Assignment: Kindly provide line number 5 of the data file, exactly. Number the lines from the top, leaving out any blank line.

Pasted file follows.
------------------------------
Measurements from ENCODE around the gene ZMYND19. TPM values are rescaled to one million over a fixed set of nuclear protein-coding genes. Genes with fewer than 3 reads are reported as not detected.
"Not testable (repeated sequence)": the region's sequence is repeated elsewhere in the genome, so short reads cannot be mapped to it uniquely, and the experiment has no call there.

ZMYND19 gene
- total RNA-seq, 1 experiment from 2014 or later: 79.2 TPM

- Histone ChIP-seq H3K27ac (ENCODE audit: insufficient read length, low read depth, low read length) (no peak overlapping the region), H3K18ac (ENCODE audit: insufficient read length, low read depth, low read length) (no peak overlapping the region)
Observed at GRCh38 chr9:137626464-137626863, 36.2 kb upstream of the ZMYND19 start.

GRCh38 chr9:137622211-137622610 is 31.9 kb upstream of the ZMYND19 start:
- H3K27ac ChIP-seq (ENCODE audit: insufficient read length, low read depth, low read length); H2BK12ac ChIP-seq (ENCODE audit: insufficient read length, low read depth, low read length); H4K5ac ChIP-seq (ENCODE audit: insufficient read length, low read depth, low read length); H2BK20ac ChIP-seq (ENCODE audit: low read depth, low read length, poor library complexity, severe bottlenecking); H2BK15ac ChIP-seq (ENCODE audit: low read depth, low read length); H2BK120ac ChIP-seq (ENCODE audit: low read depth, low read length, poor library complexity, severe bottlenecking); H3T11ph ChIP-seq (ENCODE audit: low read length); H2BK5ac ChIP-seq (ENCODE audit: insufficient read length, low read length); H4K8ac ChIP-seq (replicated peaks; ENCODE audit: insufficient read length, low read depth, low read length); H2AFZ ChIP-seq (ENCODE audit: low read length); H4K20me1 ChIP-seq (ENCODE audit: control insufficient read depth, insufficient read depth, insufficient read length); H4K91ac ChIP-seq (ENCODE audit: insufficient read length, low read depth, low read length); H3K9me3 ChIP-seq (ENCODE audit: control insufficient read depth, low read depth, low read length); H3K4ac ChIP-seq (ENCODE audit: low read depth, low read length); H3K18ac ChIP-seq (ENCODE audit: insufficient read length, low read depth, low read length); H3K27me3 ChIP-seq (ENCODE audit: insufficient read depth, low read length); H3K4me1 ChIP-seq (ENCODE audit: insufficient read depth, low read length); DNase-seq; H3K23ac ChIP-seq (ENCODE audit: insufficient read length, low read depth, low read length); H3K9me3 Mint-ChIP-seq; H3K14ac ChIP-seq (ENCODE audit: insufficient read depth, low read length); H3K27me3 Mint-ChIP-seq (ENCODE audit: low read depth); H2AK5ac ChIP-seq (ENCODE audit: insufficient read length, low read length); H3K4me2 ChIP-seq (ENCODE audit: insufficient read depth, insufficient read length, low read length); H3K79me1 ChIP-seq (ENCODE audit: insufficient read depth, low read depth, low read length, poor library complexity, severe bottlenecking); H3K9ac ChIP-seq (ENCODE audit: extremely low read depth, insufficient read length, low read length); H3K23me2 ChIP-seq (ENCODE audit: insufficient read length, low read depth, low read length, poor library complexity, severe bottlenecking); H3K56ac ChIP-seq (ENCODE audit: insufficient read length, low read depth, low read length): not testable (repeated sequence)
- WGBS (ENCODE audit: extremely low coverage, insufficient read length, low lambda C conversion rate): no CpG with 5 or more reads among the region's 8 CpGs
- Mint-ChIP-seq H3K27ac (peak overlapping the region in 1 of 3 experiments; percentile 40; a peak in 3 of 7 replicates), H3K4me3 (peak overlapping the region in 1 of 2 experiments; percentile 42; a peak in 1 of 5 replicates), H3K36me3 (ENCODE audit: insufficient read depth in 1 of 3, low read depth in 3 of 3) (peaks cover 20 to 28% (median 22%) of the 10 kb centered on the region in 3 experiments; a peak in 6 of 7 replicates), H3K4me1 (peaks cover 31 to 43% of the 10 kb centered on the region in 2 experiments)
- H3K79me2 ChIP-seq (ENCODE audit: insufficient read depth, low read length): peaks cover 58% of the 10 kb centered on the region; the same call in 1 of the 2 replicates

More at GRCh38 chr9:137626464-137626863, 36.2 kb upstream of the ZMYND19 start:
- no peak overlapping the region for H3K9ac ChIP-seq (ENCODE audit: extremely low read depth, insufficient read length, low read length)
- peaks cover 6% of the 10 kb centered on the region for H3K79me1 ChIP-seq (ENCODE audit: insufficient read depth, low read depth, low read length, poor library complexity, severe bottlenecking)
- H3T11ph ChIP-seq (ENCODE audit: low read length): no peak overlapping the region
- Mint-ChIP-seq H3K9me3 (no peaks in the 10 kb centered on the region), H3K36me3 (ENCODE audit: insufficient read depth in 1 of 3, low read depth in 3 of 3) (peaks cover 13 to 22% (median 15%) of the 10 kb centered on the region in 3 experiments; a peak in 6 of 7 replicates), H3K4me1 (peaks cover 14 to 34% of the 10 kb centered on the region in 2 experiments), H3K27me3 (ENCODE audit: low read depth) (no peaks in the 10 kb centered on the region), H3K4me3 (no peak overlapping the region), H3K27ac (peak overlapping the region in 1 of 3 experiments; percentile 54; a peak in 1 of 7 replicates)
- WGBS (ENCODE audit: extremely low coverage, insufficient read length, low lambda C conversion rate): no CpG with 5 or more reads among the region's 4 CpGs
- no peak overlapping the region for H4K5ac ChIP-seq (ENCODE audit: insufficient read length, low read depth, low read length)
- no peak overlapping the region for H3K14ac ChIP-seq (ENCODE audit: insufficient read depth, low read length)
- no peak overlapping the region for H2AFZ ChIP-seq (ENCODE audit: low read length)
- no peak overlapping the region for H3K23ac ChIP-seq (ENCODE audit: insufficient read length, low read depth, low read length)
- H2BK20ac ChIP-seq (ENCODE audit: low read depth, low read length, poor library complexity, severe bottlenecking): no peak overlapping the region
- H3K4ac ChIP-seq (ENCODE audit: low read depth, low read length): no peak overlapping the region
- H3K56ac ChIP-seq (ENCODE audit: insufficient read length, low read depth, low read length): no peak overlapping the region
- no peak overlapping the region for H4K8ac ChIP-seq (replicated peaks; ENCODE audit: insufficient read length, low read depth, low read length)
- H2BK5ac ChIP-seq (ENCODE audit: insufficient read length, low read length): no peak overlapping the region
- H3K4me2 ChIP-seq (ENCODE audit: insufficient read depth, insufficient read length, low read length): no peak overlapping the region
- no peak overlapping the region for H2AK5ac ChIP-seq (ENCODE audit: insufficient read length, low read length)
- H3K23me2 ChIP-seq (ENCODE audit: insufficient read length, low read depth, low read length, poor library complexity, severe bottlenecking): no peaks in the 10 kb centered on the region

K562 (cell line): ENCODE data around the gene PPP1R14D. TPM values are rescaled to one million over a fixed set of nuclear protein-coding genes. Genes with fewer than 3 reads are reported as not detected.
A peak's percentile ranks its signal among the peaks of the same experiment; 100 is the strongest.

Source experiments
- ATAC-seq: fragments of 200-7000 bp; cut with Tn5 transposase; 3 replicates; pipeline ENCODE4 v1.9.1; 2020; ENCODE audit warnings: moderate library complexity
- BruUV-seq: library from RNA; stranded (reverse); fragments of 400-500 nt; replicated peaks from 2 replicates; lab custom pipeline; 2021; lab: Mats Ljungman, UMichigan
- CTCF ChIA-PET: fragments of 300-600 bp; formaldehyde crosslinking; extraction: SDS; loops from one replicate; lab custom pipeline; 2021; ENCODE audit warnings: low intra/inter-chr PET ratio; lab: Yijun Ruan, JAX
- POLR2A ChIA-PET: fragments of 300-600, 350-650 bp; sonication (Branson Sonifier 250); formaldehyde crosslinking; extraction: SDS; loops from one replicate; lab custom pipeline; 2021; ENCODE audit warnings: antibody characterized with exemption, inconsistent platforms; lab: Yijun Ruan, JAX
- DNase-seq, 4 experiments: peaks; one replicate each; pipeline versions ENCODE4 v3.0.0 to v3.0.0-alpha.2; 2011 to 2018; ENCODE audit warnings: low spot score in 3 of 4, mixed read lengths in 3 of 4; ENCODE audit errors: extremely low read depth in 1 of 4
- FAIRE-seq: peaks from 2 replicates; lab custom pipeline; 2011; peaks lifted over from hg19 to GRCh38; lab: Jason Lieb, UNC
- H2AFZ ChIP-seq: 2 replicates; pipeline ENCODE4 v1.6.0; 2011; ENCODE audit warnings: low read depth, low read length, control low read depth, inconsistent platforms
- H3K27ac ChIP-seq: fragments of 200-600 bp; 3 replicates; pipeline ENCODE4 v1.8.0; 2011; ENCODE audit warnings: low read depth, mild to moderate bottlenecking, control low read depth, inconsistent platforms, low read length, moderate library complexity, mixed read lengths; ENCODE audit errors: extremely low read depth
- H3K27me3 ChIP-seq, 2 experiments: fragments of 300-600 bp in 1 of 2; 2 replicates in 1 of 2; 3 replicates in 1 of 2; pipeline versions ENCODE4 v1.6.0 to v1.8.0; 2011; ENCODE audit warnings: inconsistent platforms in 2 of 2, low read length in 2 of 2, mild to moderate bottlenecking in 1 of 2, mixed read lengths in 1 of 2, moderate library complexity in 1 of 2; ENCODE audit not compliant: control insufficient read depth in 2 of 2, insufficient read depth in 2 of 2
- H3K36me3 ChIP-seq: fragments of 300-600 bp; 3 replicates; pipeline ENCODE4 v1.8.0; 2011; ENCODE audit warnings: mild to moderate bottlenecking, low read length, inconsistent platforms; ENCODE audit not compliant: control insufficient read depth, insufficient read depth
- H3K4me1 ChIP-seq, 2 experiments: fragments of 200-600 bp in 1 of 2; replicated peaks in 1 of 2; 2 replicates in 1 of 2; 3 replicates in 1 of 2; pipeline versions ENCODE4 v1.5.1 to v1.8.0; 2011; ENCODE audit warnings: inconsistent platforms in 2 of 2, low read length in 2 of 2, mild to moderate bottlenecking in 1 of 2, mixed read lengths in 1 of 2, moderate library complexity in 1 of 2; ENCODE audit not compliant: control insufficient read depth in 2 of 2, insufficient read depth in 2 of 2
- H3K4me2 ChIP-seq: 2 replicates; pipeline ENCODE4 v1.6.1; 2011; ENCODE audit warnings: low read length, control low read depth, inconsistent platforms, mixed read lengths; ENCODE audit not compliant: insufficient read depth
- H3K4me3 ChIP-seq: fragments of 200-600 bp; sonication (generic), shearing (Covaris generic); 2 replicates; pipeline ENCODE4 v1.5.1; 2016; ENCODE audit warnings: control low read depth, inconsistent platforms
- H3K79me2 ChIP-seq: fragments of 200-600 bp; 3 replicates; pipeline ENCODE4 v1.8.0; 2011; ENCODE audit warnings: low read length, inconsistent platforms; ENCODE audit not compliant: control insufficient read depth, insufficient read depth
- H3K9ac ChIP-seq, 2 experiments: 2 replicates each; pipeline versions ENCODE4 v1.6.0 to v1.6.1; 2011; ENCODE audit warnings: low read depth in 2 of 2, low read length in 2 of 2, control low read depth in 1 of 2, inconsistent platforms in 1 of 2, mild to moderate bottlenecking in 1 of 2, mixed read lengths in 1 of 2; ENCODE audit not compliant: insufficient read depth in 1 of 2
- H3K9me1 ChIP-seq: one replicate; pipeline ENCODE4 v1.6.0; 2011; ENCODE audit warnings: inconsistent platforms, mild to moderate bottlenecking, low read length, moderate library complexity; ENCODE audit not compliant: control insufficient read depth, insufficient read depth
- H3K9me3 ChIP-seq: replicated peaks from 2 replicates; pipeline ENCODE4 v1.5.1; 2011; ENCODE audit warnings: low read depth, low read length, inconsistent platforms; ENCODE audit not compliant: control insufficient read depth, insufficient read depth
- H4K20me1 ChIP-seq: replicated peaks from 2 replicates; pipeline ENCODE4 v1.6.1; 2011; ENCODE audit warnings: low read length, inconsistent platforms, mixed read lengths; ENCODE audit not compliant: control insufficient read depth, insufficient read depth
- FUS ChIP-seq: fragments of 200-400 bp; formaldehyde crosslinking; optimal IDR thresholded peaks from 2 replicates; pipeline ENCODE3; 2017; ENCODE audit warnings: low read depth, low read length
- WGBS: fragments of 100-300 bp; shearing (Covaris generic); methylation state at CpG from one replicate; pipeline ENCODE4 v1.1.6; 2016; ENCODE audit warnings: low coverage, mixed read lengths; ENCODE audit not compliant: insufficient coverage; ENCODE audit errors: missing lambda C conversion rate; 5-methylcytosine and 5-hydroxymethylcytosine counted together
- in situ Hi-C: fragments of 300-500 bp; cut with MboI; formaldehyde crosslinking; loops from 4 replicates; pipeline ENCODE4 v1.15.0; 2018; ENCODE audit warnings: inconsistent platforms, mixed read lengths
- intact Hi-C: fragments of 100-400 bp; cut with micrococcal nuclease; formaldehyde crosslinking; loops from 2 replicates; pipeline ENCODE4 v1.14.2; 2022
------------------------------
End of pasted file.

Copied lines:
- Histone ChIP-seq H3K27ac (ENCODE audit: insufficient read length, low read depth, low read length) (no peak overlapping the region), H3K18ac (ENCODE audit: insufficient read length, low read depth, low read length) (no peak overlapping the region)